Discover the Diocese of Columbus

The Roman Catholic Diocese of Columbus (LatinDioecesis Columbensis) is a Roman Catholic diocese in the Ecclesiastical Provinceof Cincinnati covering 23 counties in Ohio. The episcopal see of the diocese is situated at Columbus, Ohio. The diocese was erected on March 3, 1868 by Pope Pius IX out of the Archdiocese of Cincinnati. On October 21, 1944 the diocese lost territory when Pope Pius XIIerected the Diocese of Steubenville.

Early history

The Catholic faith was brought in the area by the Dominican Order in Somerset, Ohio. They established St. Joseph's Parish in Somerset, which is the oldest parish in the state of Ohio, while under the direction of Edward Fenwick. These Dominican friars spread the faith in various areas of Central and Southern Ohio. Pennsylvania Germans and Irish immigrants settled in this part of the state, which led to the establishment of the older parishes. While the Germans and Irish settled in the southeastern part of Ohio, French immigrants came to the northern part of the diocese. In addition, small groups of Italians, Hungarians, and Slovaks moved into farming communities or in the city of Columbus.

Bishops

The bishops of the diocese, in the order they served, are::

Affiliated Bishops

Parishes

As of 2011, the Diocese of Columbus comprises 106 parishes and three missions. The parishes are divided into the following deaneries:
Center - South Columbus Deanery

Perry County-Zanesville Deanery

Tuscawaras-Holmes-Coshocton Deanery

Lancaster Deanery

Scioto County Deanery

Education

Colleges

High schools

Elementary schools

Hospitals

Former Hospitals
The following list are the closed hospitals of the Diocese, which stopped operations due to high costs and other factors:

Religious institutes

The Diocese of Columbus has many religious institutes of men and women serving in parishes, schools, colleges, and hospitals.

Religious priests and brothers

Dominicans (Province of St. Joseph)

Paulist Fathers

Precious Blood Fathers

Society of Jesus

Sons of the Immaculate Conception Congregation

Religious Sisters

Catholic radio within the Diocese

Other stations reaching into portions of the Diocese

The Most Reverend Frederick F. Campbell, D.D., PH.D., Bishop 2005-Present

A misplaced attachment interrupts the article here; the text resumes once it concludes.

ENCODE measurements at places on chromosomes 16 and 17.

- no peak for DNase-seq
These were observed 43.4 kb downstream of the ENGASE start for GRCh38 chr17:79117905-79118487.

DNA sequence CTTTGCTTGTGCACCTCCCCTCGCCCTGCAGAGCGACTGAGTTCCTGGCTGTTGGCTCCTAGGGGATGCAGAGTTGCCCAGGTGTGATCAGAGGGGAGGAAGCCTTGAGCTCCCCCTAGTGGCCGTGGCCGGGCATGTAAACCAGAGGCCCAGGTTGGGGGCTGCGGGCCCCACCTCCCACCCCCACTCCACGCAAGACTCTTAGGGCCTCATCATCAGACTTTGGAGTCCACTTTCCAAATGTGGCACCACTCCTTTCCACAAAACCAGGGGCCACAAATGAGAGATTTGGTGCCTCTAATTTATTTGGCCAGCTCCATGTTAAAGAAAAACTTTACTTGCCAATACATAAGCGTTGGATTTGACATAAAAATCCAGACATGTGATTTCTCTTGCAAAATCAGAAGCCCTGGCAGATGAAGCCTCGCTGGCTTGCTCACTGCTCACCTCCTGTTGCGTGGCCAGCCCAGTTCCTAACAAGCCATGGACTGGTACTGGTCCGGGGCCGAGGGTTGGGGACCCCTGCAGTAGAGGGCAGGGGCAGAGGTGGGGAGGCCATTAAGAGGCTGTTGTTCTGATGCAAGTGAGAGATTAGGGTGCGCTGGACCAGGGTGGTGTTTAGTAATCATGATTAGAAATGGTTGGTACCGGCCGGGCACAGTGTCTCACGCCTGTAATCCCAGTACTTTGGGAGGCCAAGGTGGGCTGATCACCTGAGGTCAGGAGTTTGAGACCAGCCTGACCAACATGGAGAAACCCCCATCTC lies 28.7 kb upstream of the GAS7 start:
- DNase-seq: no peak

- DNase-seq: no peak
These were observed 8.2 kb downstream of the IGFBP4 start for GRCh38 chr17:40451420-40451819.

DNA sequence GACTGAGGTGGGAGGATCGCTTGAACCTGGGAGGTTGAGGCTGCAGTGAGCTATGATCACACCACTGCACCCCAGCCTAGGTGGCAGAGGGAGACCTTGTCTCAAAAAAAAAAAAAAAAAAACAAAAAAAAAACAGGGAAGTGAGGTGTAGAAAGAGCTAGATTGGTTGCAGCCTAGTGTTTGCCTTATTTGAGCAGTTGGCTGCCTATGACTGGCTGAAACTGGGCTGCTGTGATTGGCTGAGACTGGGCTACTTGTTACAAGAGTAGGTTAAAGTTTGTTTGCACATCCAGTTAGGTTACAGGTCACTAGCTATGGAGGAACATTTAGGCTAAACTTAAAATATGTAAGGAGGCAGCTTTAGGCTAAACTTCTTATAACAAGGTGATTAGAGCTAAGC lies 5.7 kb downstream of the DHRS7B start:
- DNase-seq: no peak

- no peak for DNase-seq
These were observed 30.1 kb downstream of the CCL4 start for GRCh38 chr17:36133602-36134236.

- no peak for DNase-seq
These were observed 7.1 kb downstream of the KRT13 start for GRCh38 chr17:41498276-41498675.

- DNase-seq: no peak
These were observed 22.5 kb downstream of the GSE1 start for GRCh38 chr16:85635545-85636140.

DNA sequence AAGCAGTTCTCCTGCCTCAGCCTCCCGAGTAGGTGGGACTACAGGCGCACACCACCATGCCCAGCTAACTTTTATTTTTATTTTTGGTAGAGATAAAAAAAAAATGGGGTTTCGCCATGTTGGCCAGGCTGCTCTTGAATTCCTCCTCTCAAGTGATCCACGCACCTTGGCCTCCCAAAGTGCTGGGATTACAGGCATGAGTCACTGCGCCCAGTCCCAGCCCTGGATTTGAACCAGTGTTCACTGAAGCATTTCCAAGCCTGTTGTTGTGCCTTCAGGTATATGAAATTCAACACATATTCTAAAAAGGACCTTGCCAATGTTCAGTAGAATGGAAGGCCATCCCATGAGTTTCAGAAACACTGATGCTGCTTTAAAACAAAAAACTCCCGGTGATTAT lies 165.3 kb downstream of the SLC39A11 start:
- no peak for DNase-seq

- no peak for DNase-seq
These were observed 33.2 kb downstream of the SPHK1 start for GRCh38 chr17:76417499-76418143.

The Most Reverend Frederick F. Campbell, D.D., Ph.D., was appointed Bishop of Columbus on October 14, 2004, by His Holiness Pope John Paul II.  He was installed as the 11th. Bishop of Columbus at St. Joseph Cathedral on January 13, 2005 and has served as the shepherd of the diocese since then.

Among his many community involvements, Bishop Campbell sits on the boards of Ohio Dominican University, Mother Angeline McCrory Manor, the Catholic Foundation, the Kinder Women’s Care Center, and the Pontifical College Josephinum, where he is the Vice Chancellor.
A native of Elmira, New York, Bishop Campbell earned a bachelor’s degree in history and foreign language from Saint Lawrence University, Canton, New York, and obtained his master’s degree and doctorate in history from The Ohio State University.  Prior to entering the seminary in 1976, he served as a history professor at the Pontifical College Josephinum and as an assistant professor of history at California State College in San Bernardino.  After studying at the Saint Paul Seminary, Saint Paul, Minnesota, he was ordained a priest of the Archdiocese of Saint Paul and Minneapolis by the Most Reverend John R. Roach at the Cathedral of Saint Paul on May 31, 1980.  Campbell served as an associate pastor and pastor in the archdiocese until Pope John Paul II named him Auxiliary Bishop of Saint Paul and Minneapolis in 1999.  He was ordained to the Episcopate by Archbishop Harry J. Flynn on May 14 of that year in the Cathedral of Saint Paul.
In July 2002, Bishop Campbell became rector and vice president of the Saint Paul Seminary School of Divinity of the University of St. Thomas, St. Paul.  He also served as chairman of the Bishops’ Committee on the Diaconate from 2004 to 2006. 

For spoken introductions: